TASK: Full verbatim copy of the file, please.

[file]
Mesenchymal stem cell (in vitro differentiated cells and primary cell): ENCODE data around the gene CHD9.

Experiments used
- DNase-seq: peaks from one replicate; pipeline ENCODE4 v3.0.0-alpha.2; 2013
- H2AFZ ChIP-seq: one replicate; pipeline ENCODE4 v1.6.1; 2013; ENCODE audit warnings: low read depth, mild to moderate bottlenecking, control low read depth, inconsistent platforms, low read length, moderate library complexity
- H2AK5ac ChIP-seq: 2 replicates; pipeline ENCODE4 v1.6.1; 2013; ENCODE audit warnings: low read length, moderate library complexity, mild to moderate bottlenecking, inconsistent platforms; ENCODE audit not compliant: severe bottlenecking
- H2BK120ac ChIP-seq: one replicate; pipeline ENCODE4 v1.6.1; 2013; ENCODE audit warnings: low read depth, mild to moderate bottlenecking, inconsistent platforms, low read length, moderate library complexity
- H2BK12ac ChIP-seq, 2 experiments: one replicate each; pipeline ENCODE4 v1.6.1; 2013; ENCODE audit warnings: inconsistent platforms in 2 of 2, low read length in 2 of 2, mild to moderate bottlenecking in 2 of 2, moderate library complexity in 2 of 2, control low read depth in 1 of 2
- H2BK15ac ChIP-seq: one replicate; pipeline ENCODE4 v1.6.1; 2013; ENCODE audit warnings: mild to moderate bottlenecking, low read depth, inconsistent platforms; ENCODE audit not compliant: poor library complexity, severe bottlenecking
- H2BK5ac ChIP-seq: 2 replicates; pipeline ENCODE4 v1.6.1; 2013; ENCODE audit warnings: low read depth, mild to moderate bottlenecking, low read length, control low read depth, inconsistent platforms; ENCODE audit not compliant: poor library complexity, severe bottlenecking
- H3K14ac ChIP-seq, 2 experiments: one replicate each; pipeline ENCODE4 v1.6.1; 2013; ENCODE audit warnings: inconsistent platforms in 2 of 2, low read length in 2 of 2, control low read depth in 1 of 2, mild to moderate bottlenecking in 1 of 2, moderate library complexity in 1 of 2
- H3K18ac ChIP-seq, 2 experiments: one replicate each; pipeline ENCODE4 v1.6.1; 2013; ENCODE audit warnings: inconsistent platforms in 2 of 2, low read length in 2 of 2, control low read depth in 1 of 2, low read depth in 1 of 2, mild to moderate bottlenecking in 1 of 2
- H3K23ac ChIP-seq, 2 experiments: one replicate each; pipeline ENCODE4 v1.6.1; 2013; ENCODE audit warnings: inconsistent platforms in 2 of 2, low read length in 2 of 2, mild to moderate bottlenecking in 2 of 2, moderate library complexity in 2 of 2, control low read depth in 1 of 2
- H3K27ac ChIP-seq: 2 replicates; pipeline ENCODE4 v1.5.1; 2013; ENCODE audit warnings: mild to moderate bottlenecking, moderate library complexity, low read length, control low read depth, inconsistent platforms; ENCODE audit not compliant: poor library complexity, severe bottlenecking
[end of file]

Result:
Mesenchymal stem cell (in vitro differentiated cells and primary cell): ENCODE data around the gene CHD9.

Experiments used
- DNase-seq: peaks from one replicate; pipeline ENCODE4 v3.0.0-alpha.2; 2013
- H2AFZ ChIP-seq: one replicate; pipeline ENCODE4 v1.6.1; 2013; ENCODE audit warnings: low read depth, mild to moderate bottlenecking, control low read depth, inconsistent platforms, low read length, moderate library complexity
- H2AK5ac ChIP-seq: 2 replicates; pipeline ENCODE4 v1.6.1; 2013; ENCODE audit warnings: low read length, moderate library complexity, mild to moderate bottlenecking, inconsistent platforms; ENCODE audit not compliant: severe bottlenecking
- H2BK120ac ChIP-seq: one replicate; pipeline ENCODE4 v1.6.1; 2013; ENCODE audit warnings: low read depth, mild to moderate bottlenecking, inconsistent platforms, low read length, moderate library complexity
- H2BK12ac ChIP-seq, 2 experiments: one replicate each; pipeline ENCODE4 v1.6.1; 2013; ENCODE audit warnings: inconsistent platforms in 2 of 2, low read length in 2 of 2, mild to moderate bottlenecking in 2 of 2, moderate library complexity in 2 of 2, control low read depth in 1 of 2
- H2BK15ac ChIP-seq: one replicate; pipeline ENCODE4 v1.6.1; 2013; ENCODE audit warnings: mild to moderate bottlenecking, low read depth, inconsistent platforms; ENCODE audit not compliant: poor library complexity, severe bottlenecking
- H2BK5ac ChIP-seq: 2 replicates; pipeline ENCODE4 v1.6.1; 2013; ENCODE audit warnings: low read depth, mild to moderate bottlenecking, low read length, control low read depth, inconsistent platforms; ENCODE audit not compliant: poor library complexity, severe bottlenecking
- H3K14ac ChIP-seq, 2 experiments: one replicate each; pipeline ENCODE4 v1.6.1; 2013; ENCODE audit warnings: inconsistent platforms in 2 of 2, low read length in 2 of 2, control low read depth in 1 of 2, mild to moderate bottlenecking in 1 of 2, moderate library complexity in 1 of 2
- H3K18ac ChIP-seq, 2 experiments: one replicate each; pipeline ENCODE4 v1.6.1; 2013; ENCODE audit warnings: inconsistent platforms in 2 of 2, low read length in 2 of 2, control low read depth in 1 of 2, low read depth in 1 of 2, mild to moderate bottlenecking in 1 of 2
- H3K23ac ChIP-seq, 2 experiments: one replicate each; pipeline ENCODE4 v1.6.1; 2013; ENCODE audit warnings: inconsistent platforms in 2 of 2, low read length in 2 of 2, mild to moderate bottlenecking in 2 of 2, moderate library complexity in 2 of 2, control low read depth in 1 of 2
- H3K27ac ChIP-seq: 2 replicates; pipeline ENCODE4 v1.5.1; 2013; ENCODE audit warnings: mild to moderate bottlenecking, moderate library complexity, low read length, control low read depth, inconsistent platforms; ENCODE audit not compliant: poor library complexity, severe bottlenecking